Forest crops: Bagolaro

Forest crops: Bagolaro

Classification, origin and diffusion

Division: Spermatophyta
Subdivision: Angiospermae
Class: Dicotyledones
Family: Ulmaceae

Native to the Mediterranean Basin, it is widespread from southern Spain to the Caucasus and western Asia. In Italy it is quite common up to 600-700 meters above sea level. It also manages to live in stony soils, where the robust root system penetrates the cracks of the rocks favoring their crumbling: from this derives another vulgar name splitter.

Bagolaro leaves and fruits (photo

Trunk of Bagolaro (website photo)

General characteristics

Size, trunk and bark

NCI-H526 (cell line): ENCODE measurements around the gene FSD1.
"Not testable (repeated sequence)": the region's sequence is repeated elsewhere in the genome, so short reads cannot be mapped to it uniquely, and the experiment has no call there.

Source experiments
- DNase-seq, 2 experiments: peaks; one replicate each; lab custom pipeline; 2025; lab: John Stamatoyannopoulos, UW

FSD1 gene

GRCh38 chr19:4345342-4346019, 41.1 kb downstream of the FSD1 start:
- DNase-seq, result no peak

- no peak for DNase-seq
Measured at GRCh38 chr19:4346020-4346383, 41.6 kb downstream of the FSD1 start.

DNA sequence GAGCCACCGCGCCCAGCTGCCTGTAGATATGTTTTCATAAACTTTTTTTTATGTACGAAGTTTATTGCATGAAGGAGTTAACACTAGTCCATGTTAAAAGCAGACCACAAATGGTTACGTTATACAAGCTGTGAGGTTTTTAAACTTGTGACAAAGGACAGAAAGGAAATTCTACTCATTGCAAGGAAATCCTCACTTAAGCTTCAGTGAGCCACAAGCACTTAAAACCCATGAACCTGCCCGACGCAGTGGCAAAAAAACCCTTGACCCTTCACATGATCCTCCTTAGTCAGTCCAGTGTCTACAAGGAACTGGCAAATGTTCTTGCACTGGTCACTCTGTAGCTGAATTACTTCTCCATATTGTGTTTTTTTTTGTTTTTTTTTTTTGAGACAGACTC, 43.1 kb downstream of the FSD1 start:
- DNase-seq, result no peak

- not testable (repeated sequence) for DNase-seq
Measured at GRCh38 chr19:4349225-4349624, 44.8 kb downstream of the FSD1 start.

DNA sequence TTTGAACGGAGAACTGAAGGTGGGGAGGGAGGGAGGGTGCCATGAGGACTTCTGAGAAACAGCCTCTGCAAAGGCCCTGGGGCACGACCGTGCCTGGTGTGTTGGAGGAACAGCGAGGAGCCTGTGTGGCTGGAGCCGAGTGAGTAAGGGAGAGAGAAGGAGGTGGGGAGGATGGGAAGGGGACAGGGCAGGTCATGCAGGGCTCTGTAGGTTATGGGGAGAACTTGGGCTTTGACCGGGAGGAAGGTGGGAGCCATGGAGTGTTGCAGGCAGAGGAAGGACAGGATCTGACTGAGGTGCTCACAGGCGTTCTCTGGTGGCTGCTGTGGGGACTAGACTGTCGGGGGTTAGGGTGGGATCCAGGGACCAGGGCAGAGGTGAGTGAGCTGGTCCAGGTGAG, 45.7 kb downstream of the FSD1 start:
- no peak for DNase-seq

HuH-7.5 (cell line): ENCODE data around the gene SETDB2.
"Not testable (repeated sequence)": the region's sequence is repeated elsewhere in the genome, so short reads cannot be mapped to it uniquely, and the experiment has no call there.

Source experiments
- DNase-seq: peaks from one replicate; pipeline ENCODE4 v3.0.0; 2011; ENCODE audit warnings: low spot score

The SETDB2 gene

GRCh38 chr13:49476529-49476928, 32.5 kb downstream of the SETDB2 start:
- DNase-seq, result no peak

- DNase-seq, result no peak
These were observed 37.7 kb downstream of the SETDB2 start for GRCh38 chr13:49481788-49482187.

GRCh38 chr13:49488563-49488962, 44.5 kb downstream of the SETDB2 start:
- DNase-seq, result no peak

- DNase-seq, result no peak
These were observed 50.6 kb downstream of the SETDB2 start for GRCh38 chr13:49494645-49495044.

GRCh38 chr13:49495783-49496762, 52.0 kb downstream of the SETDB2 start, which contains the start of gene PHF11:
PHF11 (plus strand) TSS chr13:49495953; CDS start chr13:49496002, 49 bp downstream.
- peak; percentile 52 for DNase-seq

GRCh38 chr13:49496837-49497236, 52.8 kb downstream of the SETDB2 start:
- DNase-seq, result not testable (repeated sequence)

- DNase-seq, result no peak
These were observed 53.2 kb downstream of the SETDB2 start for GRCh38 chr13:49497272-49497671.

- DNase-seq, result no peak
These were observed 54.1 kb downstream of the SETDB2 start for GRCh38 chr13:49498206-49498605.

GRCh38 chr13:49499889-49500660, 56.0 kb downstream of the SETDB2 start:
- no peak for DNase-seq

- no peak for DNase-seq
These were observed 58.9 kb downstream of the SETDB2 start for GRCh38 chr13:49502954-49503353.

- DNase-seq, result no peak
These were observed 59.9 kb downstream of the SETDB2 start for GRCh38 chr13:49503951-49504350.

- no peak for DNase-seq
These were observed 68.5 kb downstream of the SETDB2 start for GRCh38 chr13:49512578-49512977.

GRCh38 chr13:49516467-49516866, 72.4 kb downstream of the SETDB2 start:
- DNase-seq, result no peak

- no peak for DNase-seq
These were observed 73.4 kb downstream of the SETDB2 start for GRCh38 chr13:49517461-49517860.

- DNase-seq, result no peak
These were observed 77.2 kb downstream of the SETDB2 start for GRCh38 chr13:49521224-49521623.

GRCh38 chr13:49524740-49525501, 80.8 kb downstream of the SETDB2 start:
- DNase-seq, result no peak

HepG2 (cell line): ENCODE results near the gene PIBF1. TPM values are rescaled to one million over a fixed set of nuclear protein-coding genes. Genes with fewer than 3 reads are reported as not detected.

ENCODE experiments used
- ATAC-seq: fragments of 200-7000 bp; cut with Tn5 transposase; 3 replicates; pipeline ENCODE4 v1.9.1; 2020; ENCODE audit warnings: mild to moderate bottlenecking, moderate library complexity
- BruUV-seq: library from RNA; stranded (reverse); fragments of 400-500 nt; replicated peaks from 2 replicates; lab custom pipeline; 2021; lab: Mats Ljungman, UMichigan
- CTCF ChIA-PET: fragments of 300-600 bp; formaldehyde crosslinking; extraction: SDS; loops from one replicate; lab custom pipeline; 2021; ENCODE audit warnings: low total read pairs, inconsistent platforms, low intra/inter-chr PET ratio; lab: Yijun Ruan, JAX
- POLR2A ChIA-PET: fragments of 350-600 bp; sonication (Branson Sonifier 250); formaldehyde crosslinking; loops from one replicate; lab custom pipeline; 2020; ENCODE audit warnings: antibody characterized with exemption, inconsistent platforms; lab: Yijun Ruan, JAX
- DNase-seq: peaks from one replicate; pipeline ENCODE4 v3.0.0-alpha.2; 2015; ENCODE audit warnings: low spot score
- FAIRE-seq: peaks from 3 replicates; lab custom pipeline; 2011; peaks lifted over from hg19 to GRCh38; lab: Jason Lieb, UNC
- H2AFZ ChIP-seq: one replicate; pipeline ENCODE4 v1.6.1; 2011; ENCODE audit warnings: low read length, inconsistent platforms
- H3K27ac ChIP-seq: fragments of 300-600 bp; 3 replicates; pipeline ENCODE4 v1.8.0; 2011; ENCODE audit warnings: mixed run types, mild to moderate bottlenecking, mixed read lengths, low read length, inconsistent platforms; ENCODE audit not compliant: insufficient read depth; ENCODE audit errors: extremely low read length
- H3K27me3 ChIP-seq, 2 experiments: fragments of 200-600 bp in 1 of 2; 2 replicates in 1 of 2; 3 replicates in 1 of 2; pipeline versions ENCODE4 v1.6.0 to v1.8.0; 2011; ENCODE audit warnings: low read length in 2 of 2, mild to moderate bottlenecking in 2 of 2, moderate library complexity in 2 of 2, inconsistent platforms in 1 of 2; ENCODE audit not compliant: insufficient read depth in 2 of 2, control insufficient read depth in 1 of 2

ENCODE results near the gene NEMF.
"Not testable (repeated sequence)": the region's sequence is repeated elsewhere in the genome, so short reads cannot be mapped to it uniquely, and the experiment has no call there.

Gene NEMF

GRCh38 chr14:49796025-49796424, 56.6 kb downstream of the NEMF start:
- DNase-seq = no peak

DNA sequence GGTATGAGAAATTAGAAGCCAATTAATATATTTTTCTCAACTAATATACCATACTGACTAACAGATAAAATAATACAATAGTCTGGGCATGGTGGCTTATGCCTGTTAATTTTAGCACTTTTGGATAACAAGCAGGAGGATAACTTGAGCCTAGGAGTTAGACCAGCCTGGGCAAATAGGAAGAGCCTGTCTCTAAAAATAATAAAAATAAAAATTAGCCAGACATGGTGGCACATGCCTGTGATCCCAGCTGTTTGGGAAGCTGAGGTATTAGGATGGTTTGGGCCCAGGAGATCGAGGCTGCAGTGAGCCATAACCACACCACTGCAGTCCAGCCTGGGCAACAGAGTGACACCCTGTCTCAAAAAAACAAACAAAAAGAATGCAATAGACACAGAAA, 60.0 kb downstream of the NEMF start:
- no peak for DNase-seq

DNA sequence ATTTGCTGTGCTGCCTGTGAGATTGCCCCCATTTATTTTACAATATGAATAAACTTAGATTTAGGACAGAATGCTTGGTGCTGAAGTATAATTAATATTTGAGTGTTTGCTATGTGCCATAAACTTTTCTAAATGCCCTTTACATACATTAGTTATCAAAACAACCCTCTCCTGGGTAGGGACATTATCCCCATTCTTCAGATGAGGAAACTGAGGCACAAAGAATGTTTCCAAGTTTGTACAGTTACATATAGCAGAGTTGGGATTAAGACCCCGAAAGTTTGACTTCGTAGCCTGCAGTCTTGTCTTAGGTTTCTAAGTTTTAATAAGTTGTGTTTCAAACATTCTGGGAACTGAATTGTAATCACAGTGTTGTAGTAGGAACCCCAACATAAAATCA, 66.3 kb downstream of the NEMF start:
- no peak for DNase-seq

It can reach 25 meters in height. Large, globular, dense but light crown, light green. The bark is thin, light gray and smooth.
Deciduous, alternate ovate-lanceolate, with petiole; intense green on the upper page, greyish-green and pubescent on the lower one.
Reproductive structures
Bisexual and unisexual flowers on the same plant, yellowish, solitary or in groups, flowering in May; the fruits are black pedunculate drupes when ripe.


It is widely used in tree-lined avenues, in parks (rapid growth) and in reforestation in stony and difficult soils.
The wood, gray-white in color, is hard and elastic; it is good fuel and gives high quality coal.
A dyeing yellow substance is extracted from the bark, while birds are greedy of the fruits of Bagolaro.

Video: Agroforestry Practices - Forest Farming (January 2022).